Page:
Innovation for powered prostheses utilizing pneumatic actuators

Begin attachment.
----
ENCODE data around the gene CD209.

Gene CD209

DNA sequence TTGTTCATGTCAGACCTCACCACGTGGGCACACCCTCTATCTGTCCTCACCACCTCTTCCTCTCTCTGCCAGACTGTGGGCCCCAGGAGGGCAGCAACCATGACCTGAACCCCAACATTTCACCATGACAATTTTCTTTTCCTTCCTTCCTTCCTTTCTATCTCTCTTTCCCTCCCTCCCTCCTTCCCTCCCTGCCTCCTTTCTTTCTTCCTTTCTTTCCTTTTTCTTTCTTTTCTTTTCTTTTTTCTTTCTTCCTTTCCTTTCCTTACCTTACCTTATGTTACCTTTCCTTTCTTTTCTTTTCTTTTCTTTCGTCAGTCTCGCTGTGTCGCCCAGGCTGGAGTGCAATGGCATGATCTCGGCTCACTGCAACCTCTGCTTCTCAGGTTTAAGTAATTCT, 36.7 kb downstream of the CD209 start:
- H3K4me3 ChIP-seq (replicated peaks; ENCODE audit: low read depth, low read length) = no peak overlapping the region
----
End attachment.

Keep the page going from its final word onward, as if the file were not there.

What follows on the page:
This dissertation presents novel innovation within the field of powered prostheses with particular emphasis on the control of pneumatic actuators and the design and control of powered prostheses. For the first work presented in Chapter 3, a pressure estimation algorithm is developed for a force controlled pneumatic cylinder. The algorithm provides the required chamber pressure information via the measurement of the actuation force and by establishing an average pressure derived from the inflow-outflow balance of the actuator. For the force controller design, the dynamic model of the entire system is presented, and the standard sliding mode control approach is applied to obtain a robust control law. The pressure estimation algorithm and the corresponding robust control approach have been implemented on an experimental system, and the effectiveness demonstrated by the sinusoidal and square-wave force tracking. Chapter 4 presents the simultaneous position and stiffness control of a pneumatic artificial muscle actuation system. In order to develop such a controller, the full nonlinear dynamic model of the system is developed in the work. Given the dynamic model, a robust multi-input-multi-output (MIMO) sliding mode controller is implemented to control the system. The simultaneous position and stiffness controller is then implemented experimentally, and the effectiveness is demonstrated for sinusoidal tracking of both the position and stiffness. A modified design of the pneumatic artificial muscle in order to improve the force output and reduce the energy consumption of the muscle is presented in Chapter 5. Theoretical analysis of the force gains and the possible reduced energy consumption is given. The theoretical analysis of the improved force output and improved efficiency as well as the overall hypothesis of the work is then validated experimentally. Chapter 6 presents the design and control of a prosthetic elbow prototype using the modified pneumatic artificial muscle design presented in Chapter 5. The elbow was designed to provide adequate flexion torque of the elbow, while a set of rotary springs allow for extension of the joint. In order to control the prototype, the full nonlinear dynamic model of the system is developed. Given the model, a single-input-single-output robust sliding mode controller is implemented for the control of the system. The robust controller is then implemented experimentally and the effectiveness is demonstrated for a step input and sinusoidal tracking of the elbow joint angle. The final chapter of this dissertation presents the design of a powered transfemoral prosthetic leg. The design of both the powered ankle and knee joint incorporates a new actuation design for each of the joints. Each of the joint actuation systems are fully optimized to provide adequate torque for various modes of ambulation of the prosthetic leg. Finally, the detailed design of the prosthesis prototype is given in Chapter 7.